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Several Factors To Determine If Return To Redskins Possible For Rex Grossman

By ZAC BOYER | zboyer@freelancestar.com | @ZacBoyer

ASHBURN – Several factors will determine whether or not Rex Grossman returns to the Washington Redskins next season. From the coaches’ standpoint, familiarity within the offense is not a factor.

Grossman

Offensive coordinator Kyle Shanahan said the team does not necessarily need to have a quarterback on the roster who knows the Redskins’ offense. It is widely expected the team will consider taking a quarterback with an early-round draft choice, if not the first, and potentially having one of the three quarterbacks currently on the roster – Grossman, John Beck or Jonathan Crompton, on the practice squad – is not a necessity.

“I don’t think it’s a system that takes a long time to learn,” Shanahan said. “You can get better at it, but everyone in the league runs similar plays.”

Grossman, 31, is a free agent following the season after signing a one-year, $1.15 million contract when the lockout ended in August. Beck, 30, is in the second year of a three-year contract. He is making $800,000 this season and is due to make $1 million next year.

One person familiar with Grossman’s market value said the quarterback did receive overtures from other teams after the lockout, but that his mind was mostly set up to return to the Redskins this season, his second in Washington. He is open to returning to the team for next year, but a variety of reasons, including other offseason moves the Redskins make at the position, will play a significant role in his decision.

While head coach Mike Shanahan said yesterday he began looking at tapes of college quarterback prospects at midseason, it’s a practice he does each year and is not solely restricted to evaluating that position. Thus far, Shanahan said, he’s looked at “10 to 15” quarterbacks and watches approximately “75 to 80” of the best plays they’ve made in a game this season.

“You’ve got names, but sometimes you can’t relate to how a guy is playing because you hear a lot about [them] on TV,” Shanahan said. “A lot of it’s hype and not evaluation, so you like to go back and kind of put the play with the name.”

This year’s draft class is flush with quarterback prospects. Stanford’s Andrew Luck and Baylor’s Robert Griffin III, the Heisman Trophy winner, are considered the top two should they both formally announce their intents to enter. Luck, who has all but formally submitted paperwork to enter, is a pro-style quarterback who will likely be the first pick; Griffin, much more mobile, is considered reachable for the Redskins, who can pick between fourth and 11th depending on the outcome of tomorrow’s game at Philadelphia.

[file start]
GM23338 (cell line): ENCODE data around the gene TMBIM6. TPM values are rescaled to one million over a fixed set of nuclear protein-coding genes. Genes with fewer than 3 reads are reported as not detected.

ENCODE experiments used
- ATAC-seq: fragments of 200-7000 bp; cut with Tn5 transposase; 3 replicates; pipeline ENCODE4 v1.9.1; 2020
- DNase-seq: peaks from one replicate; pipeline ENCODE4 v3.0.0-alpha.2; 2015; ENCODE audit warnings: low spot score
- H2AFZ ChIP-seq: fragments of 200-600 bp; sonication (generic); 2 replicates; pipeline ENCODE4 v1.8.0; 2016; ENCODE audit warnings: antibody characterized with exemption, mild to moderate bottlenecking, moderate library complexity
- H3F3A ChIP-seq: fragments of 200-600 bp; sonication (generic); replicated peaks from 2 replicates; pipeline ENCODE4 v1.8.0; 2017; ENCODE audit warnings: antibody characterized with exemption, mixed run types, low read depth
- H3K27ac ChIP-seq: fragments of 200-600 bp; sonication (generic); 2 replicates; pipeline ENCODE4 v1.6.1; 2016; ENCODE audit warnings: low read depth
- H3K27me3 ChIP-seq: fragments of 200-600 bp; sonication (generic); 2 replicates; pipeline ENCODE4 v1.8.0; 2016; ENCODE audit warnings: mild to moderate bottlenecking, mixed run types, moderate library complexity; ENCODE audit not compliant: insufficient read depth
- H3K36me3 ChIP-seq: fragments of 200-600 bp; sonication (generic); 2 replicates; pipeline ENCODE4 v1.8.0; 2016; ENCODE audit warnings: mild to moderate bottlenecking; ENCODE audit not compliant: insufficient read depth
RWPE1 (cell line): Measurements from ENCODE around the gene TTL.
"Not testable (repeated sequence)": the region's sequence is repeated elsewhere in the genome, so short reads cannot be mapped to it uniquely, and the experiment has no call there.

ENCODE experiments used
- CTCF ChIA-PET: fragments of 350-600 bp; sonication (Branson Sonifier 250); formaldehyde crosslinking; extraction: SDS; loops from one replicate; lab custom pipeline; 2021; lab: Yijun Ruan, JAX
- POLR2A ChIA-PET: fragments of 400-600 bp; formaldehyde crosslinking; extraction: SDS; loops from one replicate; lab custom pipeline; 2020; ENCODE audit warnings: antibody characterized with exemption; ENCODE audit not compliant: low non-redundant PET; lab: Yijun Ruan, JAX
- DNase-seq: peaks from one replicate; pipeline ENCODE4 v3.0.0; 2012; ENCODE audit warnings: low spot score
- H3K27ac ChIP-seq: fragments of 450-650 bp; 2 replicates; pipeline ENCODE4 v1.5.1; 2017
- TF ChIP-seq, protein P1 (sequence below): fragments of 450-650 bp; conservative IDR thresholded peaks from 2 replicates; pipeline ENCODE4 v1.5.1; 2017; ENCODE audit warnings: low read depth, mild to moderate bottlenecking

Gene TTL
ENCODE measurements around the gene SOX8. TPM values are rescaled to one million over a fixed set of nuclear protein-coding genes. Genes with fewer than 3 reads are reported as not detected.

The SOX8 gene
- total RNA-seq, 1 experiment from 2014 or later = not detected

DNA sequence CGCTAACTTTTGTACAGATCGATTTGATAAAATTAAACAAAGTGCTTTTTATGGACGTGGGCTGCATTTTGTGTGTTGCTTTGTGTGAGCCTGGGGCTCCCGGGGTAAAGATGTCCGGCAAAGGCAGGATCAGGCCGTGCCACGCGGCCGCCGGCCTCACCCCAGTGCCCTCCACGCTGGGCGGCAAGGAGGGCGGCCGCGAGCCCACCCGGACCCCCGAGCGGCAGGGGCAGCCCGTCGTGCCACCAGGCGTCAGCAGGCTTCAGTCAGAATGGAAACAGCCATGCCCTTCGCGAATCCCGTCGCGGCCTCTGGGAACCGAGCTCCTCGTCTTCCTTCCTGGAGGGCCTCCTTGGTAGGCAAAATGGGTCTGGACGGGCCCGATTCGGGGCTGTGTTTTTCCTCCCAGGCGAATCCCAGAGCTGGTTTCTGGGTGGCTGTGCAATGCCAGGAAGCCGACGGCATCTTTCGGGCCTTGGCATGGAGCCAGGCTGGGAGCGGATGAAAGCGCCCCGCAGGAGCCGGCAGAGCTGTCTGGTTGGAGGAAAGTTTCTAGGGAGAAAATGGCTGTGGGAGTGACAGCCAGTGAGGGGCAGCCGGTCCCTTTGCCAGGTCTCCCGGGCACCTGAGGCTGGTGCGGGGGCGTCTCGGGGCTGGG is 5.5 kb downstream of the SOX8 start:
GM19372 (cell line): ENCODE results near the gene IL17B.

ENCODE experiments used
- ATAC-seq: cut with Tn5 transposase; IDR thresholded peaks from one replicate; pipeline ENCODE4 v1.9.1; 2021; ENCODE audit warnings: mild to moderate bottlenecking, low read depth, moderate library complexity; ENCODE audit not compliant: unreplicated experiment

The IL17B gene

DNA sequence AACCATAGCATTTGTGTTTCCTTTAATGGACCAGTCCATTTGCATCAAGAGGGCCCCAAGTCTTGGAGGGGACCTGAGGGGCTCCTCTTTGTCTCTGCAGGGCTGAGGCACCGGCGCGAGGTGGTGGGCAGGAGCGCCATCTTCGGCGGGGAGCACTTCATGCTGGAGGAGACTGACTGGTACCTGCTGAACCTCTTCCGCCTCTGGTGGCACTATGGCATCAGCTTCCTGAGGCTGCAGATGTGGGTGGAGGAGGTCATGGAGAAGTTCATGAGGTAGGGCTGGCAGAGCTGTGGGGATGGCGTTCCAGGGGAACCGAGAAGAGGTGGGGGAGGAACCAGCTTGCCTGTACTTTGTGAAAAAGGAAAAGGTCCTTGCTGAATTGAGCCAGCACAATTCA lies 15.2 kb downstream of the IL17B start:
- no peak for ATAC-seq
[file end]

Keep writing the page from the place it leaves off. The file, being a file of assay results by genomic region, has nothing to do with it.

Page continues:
“Everybody’s looking for a franchise quarterback,” Kyle Shanahan said. “You want one of those guys that there’s no question about. There’s probably only about five or six of them in the league. Then there’s a lot of guys who can play and a lot of guys who need to be replaced. You’re always trying to find that one [quarterback] and we’re still looking to do it.”

Grossman said yesterday he is aware of the talk regarding the Redskins selecting a quarterback in the draft, but it’s something he has mostly chosen to avoid given that he can’t control any of it.

That echoes statements he made earlier in the week when asked about his future within the organization.

“When I go out and play on Sunday, I’m not worried about any of that,” Grossman said. “I go out and try to play for my teammates, coaches and this organization to go out there and win. When I look at my situation, I’m trying to make the best of it at every possible scenario. I’m not fully naive to the situation, but I definitely feel like some things are out of my control. But what I can control, I want to make a case for myself.”

What will make that case is winning. Ironically, Grossman can heavily influence his usefulness to the Redskins next season by leading the team to victory against the Eagles, as a win would move the team farther back in the draft order and away from the certainty of earlier picks.

That’s something Grossman, regardless of his performance, has always been able to do.

“What you do love about Rex is he competes,” Kyle Shanahan said. “He lets it go. He’s not scared of the moment. He’s trying to win the game.”

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